Thank you for writing! Yes, Red and Chelsea both have cancer now. Red has a less aggressive, but now very large, malignant tumor on his right side and Chelsea has a very aggressive bone cancer. Lindsay will remember Red’s tumor because it’s in the same area where Dr. Lippke removed a large benign tumor several years ago. I think he almost didn’t survive that surgery so we’ve probably had a few bonus years with him!
      We do hold them and love them and hopefully will know when the time is right to release our Angels. I know you and John and your kids love yours the way we love ours – but thanks for reminding me that Angels only live a short time.
      I love you and all of your family and miss you very much,


  3. Luanne says:

    What a sad time for you and your family. I’m so sorry to hear this. It must feel overwhelming. On the subject of the bird dogs, I am relieved to hear they were overly enthusiastic as I am on the side of the quail and not the hunters 😉. Send love from Casa Castle to the dogs.


    • Thanks so much, Luanne. Maintaining a little hospice for our babies is a tough situation, but I think we have Chelsea’s pain meds regulated pretty well and our vets are very close if we need them. We have an oncologist who is extremely helpful for her and our regular vet practice has four super women vets that we trust and know they love their patients so we are very lucky.
      I gave up guns and hunting when I left home for college at 18 and never liked the killing part, either. I loved being outdoors with my dad and the dogs, though. I still love being outdoors with my dogs for a walk in the fields and forest and often think of my father who died from cancer himself when he was fifty-one and I was thirty.

      Liked by 1 person

      • Luanne says:

        Hunting was part of the culture. I think we all loved spending time with a beloved parent when we were kids–no matter what we were doing! I’m so sorry you lost your father at such a tragically young age.
        Your veterinary practice sounds wonderful. We too have a good practice and our favorite vet is really a treasure. She’s been making housecalls when necessary, too (certain circumstances because of Mac’s heart and now Pear’s heart). After a year with the final phase of Mac’s illnesses, I well know that veterinary hospice in the home biz. It’s a lot of work. I wish you good health to get through it yourself!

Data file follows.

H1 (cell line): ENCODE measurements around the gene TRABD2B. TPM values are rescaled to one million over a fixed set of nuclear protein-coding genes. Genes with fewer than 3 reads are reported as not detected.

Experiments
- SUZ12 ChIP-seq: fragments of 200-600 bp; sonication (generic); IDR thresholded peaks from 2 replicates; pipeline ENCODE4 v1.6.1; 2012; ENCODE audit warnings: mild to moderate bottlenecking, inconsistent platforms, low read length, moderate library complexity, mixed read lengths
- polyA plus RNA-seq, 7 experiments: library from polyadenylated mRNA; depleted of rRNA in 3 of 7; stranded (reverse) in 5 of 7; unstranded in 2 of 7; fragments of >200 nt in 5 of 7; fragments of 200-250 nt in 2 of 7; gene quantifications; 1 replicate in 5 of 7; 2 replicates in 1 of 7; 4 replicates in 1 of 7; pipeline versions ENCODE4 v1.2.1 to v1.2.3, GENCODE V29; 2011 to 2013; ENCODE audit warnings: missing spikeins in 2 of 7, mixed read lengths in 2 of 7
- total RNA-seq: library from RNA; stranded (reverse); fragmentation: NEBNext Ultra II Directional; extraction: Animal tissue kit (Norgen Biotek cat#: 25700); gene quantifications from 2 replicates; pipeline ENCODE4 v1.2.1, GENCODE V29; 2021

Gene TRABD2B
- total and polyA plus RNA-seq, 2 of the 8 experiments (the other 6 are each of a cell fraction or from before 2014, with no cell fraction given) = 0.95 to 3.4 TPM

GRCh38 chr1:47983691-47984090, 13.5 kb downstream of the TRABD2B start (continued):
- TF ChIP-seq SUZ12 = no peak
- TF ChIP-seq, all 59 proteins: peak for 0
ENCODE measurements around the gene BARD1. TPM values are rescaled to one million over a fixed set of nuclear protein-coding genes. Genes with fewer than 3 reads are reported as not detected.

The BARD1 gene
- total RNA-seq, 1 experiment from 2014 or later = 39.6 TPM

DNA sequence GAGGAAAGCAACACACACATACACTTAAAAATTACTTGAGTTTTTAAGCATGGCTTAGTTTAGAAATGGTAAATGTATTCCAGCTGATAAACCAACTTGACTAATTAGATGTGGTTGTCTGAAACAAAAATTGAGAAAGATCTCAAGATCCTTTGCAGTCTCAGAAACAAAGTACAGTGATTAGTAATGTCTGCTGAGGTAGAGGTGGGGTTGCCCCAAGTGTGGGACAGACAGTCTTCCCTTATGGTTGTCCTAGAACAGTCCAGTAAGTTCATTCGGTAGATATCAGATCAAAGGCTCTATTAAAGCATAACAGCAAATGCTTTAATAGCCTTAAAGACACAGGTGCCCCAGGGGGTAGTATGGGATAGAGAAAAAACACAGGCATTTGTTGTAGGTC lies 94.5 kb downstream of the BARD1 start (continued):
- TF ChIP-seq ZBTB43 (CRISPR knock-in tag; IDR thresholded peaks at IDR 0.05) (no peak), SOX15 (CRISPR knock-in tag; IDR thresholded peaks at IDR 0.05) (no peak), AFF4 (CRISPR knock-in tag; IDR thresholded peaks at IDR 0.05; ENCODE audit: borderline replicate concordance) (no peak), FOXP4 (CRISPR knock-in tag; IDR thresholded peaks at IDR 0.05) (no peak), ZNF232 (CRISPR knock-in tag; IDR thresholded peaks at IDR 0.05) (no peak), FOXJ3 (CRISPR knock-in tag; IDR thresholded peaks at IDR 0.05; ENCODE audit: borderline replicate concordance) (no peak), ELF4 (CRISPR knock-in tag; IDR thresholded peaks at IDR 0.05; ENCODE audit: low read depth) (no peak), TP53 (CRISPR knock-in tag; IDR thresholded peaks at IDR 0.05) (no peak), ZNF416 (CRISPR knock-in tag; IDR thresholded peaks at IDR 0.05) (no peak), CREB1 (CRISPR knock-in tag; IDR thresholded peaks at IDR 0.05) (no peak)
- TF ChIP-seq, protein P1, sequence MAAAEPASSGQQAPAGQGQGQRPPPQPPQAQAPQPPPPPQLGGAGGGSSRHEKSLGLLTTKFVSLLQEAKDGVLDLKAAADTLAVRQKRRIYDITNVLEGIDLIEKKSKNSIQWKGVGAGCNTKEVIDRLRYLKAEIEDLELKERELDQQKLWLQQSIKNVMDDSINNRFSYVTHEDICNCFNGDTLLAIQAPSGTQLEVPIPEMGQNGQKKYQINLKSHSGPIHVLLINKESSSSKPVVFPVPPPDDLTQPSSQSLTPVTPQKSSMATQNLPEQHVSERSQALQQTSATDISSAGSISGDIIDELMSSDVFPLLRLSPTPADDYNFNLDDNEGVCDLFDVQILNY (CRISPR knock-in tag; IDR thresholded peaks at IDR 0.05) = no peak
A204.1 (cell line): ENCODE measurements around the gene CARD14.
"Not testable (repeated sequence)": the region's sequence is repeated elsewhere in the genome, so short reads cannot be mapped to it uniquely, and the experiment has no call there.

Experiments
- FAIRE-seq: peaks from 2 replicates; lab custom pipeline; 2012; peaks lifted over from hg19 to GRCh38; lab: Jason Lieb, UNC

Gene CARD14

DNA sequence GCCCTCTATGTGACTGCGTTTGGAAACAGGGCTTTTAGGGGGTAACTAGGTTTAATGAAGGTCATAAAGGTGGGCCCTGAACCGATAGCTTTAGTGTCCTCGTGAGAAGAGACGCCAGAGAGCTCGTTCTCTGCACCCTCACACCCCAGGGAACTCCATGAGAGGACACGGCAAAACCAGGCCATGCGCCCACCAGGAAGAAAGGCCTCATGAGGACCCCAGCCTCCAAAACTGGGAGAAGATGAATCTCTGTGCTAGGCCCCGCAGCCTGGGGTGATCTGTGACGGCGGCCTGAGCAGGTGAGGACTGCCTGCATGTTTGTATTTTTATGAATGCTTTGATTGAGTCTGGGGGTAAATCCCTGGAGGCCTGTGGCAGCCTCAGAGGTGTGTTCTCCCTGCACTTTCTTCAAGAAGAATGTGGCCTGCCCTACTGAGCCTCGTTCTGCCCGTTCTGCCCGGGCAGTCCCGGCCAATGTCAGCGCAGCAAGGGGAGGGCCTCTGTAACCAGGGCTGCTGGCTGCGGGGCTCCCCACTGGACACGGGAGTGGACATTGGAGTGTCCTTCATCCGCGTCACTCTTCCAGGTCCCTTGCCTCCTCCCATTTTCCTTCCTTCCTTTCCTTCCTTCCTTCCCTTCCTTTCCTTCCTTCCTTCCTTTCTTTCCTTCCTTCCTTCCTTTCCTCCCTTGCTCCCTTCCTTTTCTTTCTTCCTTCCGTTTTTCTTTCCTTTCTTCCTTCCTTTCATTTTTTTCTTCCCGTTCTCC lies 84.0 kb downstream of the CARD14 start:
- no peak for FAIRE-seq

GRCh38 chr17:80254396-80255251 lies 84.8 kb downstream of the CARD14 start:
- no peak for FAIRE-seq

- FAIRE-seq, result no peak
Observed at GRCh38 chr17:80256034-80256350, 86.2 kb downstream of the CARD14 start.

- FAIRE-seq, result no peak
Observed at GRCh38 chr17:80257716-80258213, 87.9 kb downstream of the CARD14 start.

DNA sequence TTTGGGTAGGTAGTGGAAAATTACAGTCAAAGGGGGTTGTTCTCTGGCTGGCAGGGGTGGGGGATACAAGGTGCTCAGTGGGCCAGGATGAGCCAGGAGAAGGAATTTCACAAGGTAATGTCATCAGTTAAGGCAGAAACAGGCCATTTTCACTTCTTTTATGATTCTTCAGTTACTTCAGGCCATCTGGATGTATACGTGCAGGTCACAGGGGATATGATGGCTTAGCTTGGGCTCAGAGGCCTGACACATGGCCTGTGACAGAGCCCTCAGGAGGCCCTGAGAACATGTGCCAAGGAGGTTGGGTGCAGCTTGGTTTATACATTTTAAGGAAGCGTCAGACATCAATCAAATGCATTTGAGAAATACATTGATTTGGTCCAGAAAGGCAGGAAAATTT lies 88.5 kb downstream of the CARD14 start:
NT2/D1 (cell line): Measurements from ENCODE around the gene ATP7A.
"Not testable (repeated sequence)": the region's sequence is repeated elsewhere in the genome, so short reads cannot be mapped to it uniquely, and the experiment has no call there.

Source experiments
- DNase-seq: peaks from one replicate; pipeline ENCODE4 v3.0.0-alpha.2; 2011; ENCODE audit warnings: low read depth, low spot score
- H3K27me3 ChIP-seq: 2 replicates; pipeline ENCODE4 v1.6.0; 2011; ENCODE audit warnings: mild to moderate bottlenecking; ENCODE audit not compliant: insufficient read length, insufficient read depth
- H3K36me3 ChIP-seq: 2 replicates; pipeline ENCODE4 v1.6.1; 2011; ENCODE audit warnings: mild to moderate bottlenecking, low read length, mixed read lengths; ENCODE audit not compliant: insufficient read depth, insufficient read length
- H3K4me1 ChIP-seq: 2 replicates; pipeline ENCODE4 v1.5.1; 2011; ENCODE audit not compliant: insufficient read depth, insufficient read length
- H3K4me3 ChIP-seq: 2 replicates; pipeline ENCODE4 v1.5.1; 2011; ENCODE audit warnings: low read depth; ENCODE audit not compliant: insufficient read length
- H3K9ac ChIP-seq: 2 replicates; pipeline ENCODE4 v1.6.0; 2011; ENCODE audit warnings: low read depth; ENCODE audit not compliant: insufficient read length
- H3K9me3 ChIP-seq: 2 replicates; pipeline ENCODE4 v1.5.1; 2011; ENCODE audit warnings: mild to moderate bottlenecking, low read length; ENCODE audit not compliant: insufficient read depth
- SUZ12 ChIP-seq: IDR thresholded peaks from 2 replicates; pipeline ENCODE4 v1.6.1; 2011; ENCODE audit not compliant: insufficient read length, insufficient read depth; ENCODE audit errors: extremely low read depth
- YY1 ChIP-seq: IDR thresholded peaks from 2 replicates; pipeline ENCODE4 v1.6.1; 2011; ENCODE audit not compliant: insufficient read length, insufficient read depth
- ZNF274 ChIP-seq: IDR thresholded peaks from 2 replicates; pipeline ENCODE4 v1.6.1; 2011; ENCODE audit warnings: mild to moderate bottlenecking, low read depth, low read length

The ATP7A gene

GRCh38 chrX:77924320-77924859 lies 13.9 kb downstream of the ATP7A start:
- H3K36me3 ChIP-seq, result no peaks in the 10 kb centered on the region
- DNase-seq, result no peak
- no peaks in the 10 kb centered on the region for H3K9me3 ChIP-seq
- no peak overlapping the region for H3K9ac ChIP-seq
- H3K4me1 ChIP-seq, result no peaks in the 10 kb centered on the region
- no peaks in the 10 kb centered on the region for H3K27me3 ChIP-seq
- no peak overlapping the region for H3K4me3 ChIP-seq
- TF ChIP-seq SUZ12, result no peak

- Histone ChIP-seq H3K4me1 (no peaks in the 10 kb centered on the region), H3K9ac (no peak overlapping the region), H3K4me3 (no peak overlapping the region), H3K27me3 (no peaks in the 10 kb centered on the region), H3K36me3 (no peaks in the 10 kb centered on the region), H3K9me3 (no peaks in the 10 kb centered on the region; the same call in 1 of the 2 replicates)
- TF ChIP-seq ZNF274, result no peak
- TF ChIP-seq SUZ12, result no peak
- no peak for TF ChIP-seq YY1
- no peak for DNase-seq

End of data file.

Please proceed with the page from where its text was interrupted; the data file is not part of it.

Liked by 1 person

      • Thank you so very much, Luanne! Teresa does her best to take care of me, but it’s a tall order these days. 🙂
        I’m so glad you have a wonderful vet, too – I think it makes all the difference in the world.

        Liked by 1 person

  4. bob says:

    He would have if he had read your story. -Bob Lamb

    Liked by 1 person

  5. Pingback: Learning New Tricks from Old Dogs | I'll Call It Like I See It

  6. Your Daddy and my Pop were cut from the same cloth. His dogs were everything, though he did not hunt with ours. I think they would’ve received similar treatment.

    Those paintings are a treasure. I love them.

    Give all your pups extra love from me.

    Liked by 1 person

    • What kind of dogs did your Pop have?
      I thought you’d love the paintings – they meant the world to him – my mother gave them to me, and I’ve kept them forever. I just can’t let them go.
      Everyone gets extra love these days!
      Hugs and kisses to you all in the North, too!! 🙂


  7. My father was a terrier man. His favorite was the first family dog I can just about remember, Skippy a rat terrier. He used to babysit me. Mom would put Skip in my playpen for company. He also would keep me from climbing stairs by pulling on my diaper. I always teased my parents by claiming I was raised by wolves. 🙂

    As for those paintings, hold on to them for dear life. What a sweet connection to your daddy and your own love of dogs.

    Liked by 1 person

Leave a Reply to Sheila Morris Cancel reply

Fill in your details below or click an icon to log in:

WordPress.com Logo

You are commenting using your WordPress.com account. Log Out /  Change )

Facebook photo

You are commenting using your Facebook account. Log Out /  Change )

Connecting to %s

This site uses Akismet to reduce spam. Learn how your comment data is processed.